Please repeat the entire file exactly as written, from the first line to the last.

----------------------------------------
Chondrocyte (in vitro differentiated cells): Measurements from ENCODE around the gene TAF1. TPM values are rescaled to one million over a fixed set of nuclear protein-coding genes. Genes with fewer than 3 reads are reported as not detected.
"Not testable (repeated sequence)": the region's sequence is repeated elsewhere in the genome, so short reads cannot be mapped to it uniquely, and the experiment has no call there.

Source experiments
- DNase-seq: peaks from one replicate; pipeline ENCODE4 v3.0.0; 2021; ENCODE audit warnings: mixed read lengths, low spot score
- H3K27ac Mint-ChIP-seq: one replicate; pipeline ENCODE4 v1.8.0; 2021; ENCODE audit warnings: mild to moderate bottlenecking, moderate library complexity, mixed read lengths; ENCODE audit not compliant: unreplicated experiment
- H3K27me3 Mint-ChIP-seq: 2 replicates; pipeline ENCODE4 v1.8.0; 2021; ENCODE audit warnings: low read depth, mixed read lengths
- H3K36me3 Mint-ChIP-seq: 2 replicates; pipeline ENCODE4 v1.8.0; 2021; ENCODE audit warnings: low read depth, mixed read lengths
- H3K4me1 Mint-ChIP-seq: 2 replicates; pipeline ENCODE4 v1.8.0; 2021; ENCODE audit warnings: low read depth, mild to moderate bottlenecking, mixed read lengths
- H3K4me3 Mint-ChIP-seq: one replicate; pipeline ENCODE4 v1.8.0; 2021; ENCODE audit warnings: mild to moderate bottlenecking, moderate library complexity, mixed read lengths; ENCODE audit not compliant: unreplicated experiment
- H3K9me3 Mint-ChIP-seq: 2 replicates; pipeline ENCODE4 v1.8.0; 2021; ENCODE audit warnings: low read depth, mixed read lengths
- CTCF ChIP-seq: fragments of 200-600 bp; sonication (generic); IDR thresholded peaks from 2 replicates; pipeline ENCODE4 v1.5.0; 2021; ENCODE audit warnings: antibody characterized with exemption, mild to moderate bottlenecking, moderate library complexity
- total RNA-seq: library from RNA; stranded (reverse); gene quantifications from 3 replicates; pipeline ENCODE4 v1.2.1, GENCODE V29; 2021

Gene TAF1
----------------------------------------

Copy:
Chondrocyte (in vitro differentiated cells): Measurements from ENCODE around the gene TAF1. TPM values are rescaled to one million over a fixed set of nuclear protein-coding genes. Genes with fewer than 3 reads are reported as not detected.
"Not testable (repeated sequence)": the region's sequence is repeated elsewhere in the genome, so short reads cannot be mapped to it uniquely, and the experiment has no call there.

Source experiments
- DNase-seq: peaks from one replicate; pipeline ENCODE4 v3.0.0; 2021; ENCODE audit warnings: mixed read lengths, low spot score
- H3K27ac Mint-ChIP-seq: one replicate; pipeline ENCODE4 v1.8.0; 2021; ENCODE audit warnings: mild to moderate bottlenecking, moderate library complexity, mixed read lengths; ENCODE audit not compliant: unreplicated experiment
- H3K27me3 Mint-ChIP-seq: 2 replicates; pipeline ENCODE4 v1.8.0; 2021; ENCODE audit warnings: low read depth, mixed read lengths
- H3K36me3 Mint-ChIP-seq: 2 replicates; pipeline ENCODE4 v1.8.0; 2021; ENCODE audit warnings: low read depth, mixed read lengths
- H3K4me1 Mint-ChIP-seq: 2 replicates; pipeline ENCODE4 v1.8.0; 2021; ENCODE audit warnings: low read depth, mild to moderate bottlenecking, mixed read lengths
- H3K4me3 Mint-ChIP-seq: one replicate; pipeline ENCODE4 v1.8.0; 2021; ENCODE audit warnings: mild to moderate bottlenecking, moderate library complexity, mixed read lengths; ENCODE audit not compliant: unreplicated experiment
- H3K9me3 Mint-ChIP-seq: 2 replicates; pipeline ENCODE4 v1.8.0; 2021; ENCODE audit warnings: low read depth, mixed read lengths
- CTCF ChIP-seq: fragments of 200-600 bp; sonication (generic); IDR thresholded peaks from 2 replicates; pipeline ENCODE4 v1.5.0; 2021; ENCODE audit warnings: antibody characterized with exemption, mild to moderate bottlenecking, moderate library complexity
- total RNA-seq: library from RNA; stranded (reverse); gene quantifications from 3 replicates; pipeline ENCODE4 v1.2.1, GENCODE V29; 2021

Gene TAF1